Also, I created a JIRA Project for my implementation tasks to work with the client so they could see progress along with work items I needed them to provide.  For example, I had a task for "Define Request Types" and provided the examples that automatically are created in the project and we further defined new ones or removed the ones not needed.  If there is a current process in place, this helps you define the new process and workflows.  I would recommend using this to keep you on track for configuration such as the. SLAs, Knowledge base, custom email notifications, automation rules, etc.

As  Lorenzo Phillips statued, this helps identify the must have, should have, etc.  For we have identified what is needed for the MVP and have a backlog for future enhancements as the team is utilizing the Service Desk.

Like Lorenzo Phillips likes this

OK, So I've fired up a fresh project, the first thing I want to do is remove Request types I don't need.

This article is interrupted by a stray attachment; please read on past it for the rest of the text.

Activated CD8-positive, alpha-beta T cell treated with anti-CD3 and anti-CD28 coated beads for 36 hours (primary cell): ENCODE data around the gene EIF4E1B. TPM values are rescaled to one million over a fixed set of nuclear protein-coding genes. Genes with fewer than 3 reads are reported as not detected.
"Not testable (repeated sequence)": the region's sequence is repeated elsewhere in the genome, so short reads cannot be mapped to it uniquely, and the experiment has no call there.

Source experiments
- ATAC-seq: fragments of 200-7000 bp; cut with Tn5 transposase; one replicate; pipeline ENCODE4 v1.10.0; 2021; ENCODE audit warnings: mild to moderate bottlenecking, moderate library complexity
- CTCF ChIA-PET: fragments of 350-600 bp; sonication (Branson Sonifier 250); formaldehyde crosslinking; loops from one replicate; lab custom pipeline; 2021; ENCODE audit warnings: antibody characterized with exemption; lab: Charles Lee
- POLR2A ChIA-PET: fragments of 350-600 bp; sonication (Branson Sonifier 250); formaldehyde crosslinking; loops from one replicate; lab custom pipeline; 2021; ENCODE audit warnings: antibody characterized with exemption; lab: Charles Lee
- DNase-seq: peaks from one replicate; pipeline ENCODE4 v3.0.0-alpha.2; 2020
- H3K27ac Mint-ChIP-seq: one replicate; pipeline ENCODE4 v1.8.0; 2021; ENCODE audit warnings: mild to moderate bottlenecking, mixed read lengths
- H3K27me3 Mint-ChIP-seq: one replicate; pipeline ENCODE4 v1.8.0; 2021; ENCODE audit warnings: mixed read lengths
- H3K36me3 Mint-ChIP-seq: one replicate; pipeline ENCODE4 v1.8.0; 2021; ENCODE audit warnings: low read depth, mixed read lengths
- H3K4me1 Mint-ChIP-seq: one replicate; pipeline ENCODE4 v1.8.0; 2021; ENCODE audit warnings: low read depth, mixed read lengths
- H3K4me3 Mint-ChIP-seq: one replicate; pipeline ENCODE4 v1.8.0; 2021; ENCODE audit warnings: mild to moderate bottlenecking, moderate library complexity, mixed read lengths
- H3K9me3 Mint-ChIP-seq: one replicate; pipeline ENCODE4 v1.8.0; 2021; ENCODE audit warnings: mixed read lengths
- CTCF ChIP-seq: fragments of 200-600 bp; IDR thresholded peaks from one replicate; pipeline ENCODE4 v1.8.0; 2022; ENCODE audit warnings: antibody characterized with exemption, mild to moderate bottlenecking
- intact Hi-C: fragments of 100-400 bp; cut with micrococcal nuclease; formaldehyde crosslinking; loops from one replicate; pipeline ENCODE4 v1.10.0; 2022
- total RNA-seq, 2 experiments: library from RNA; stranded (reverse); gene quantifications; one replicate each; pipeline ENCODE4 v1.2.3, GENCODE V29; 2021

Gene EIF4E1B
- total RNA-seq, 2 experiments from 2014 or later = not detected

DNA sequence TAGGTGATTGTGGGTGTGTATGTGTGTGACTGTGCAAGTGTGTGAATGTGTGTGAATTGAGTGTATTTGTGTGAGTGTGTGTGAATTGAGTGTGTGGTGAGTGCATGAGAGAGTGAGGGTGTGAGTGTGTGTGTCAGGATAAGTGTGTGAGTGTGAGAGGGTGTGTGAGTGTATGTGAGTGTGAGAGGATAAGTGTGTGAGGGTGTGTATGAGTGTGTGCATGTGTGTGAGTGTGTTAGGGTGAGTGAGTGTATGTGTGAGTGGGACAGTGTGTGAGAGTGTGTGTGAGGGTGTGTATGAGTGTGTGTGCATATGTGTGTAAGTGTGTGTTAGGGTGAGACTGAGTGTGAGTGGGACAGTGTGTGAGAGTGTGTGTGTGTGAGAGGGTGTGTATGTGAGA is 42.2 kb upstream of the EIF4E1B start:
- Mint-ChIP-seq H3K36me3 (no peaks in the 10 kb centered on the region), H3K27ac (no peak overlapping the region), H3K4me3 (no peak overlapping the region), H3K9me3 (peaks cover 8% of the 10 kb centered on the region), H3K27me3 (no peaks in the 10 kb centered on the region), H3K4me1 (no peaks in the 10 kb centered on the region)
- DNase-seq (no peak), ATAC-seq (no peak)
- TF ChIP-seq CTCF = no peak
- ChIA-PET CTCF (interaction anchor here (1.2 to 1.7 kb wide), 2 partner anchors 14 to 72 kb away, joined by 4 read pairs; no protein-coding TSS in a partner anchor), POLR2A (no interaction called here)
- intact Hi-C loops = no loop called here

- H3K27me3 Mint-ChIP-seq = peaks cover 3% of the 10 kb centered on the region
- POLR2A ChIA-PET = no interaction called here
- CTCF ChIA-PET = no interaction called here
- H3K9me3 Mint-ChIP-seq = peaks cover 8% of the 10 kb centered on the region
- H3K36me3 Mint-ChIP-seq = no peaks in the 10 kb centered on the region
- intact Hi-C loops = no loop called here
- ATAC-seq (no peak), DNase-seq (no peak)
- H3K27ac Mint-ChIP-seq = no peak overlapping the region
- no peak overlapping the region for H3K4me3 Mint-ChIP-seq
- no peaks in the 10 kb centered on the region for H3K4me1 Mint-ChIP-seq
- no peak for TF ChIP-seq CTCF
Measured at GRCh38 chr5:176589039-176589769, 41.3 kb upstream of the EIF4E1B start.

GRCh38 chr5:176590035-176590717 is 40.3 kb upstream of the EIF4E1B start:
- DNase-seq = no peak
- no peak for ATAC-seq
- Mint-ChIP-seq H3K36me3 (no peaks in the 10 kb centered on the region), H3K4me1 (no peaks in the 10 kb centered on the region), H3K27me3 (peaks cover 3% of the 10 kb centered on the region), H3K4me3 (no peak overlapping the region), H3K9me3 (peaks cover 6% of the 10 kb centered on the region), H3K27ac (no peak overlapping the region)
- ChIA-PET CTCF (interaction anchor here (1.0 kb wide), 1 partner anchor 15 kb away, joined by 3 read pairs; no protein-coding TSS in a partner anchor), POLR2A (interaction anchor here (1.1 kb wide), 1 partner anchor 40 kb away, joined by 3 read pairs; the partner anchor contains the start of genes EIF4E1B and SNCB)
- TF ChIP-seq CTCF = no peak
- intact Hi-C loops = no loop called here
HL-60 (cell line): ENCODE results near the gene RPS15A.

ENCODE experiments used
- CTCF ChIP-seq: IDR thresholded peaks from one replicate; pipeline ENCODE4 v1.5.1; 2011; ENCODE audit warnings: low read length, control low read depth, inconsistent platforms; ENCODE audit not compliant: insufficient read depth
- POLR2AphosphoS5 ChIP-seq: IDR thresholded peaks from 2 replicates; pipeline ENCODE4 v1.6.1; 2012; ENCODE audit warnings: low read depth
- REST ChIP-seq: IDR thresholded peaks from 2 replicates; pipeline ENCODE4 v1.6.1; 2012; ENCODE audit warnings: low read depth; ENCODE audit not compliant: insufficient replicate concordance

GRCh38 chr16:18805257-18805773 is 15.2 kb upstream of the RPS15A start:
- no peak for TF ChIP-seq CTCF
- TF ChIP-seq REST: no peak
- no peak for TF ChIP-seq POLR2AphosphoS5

So can I be sure if I delete a Request Type in my new "Learning Project" that nothing in the "Support Project" that's currently in use in production will be affected?

So for example, when you create a project using the ITSM Template the following Request Types are created:

Fix an account problem
Get a guest wifi account
Get IT help
New mobile device
Onboard new employees
Request a new account
Request admin access
Request new hardware
Request new software
Set up VPN to the office

and of course the 'Emailed Request'.